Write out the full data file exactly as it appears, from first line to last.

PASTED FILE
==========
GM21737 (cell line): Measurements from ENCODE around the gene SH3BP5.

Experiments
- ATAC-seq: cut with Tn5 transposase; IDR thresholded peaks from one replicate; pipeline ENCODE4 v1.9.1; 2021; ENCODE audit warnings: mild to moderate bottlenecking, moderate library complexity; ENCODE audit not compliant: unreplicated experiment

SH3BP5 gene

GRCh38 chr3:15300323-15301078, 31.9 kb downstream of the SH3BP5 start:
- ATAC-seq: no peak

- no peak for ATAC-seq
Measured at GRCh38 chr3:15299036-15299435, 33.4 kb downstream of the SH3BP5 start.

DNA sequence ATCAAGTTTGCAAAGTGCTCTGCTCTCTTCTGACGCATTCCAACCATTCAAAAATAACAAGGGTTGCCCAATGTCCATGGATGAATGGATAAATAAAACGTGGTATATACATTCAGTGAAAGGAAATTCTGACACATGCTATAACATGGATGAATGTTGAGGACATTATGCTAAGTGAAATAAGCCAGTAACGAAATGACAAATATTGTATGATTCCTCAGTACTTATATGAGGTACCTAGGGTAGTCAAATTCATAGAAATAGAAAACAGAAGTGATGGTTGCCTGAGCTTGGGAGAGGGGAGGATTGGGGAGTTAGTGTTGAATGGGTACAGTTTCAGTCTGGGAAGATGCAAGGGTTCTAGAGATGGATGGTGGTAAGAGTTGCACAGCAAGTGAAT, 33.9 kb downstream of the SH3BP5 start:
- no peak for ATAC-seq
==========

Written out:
GM21737 (cell line): Measurements from ENCODE around the gene SH3BP5.

Experiments
- ATAC-seq: cut with Tn5 transposase; IDR thresholded peaks from one replicate; pipeline ENCODE4 v1.9.1; 2021; ENCODE audit warnings: mild to moderate bottlenecking, moderate library complexity; ENCODE audit not compliant: unreplicated experiment

SH3BP5 gene

GRCh38 chr3:15300323-15301078, 31.9 kb downstream of the SH3BP5 start:
- ATAC-seq: no peak

- no peak for ATAC-seq
Measured at GRCh38 chr3:15299036-15299435, 33.4 kb downstream of the SH3BP5 start.

DNA sequence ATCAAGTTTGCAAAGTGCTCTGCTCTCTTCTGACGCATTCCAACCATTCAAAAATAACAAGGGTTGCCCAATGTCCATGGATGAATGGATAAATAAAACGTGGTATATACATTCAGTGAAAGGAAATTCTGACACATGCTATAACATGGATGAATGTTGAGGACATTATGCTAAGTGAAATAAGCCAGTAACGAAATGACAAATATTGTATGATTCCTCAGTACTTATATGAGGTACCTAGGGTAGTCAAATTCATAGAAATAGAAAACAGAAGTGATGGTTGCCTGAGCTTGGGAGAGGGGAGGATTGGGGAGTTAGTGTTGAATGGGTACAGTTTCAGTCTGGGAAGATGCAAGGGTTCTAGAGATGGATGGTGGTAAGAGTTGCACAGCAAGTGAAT, 33.9 kb downstream of the SH3BP5 start:
- no peak for ATAC-seq